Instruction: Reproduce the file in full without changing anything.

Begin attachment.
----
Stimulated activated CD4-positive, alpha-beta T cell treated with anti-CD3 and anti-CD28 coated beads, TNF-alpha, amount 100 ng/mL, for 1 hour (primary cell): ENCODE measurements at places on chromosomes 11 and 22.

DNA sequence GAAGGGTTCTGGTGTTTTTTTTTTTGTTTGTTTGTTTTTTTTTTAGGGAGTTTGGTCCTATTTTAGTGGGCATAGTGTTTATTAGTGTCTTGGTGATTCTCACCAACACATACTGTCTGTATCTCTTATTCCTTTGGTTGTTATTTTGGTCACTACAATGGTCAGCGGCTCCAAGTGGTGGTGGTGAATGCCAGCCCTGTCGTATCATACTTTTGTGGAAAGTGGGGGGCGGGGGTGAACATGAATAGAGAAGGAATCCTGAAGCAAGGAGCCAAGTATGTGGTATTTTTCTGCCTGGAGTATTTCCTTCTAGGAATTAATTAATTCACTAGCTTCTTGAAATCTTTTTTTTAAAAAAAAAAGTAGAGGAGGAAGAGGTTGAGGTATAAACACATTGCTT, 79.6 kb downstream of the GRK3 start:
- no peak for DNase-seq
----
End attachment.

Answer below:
Stimulated activated CD4-positive, alpha-beta T cell treated with anti-CD3 and anti-CD28 coated beads, TNF-alpha, amount 100 ng/mL, for 1 hour (primary cell): ENCODE measurements at places on chromosomes 11 and 22.

DNA sequence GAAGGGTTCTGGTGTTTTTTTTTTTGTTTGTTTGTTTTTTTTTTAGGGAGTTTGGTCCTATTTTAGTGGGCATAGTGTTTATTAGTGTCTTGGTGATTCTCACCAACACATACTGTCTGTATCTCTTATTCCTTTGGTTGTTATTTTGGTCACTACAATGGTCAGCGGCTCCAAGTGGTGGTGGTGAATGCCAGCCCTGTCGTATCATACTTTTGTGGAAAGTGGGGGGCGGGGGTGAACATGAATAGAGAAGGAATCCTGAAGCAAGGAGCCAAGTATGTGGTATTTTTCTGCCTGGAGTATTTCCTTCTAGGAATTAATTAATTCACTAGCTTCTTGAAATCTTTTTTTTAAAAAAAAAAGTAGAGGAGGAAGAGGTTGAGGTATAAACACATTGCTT, 79.6 kb downstream of the GRK3 start:
- no peak for DNase-seq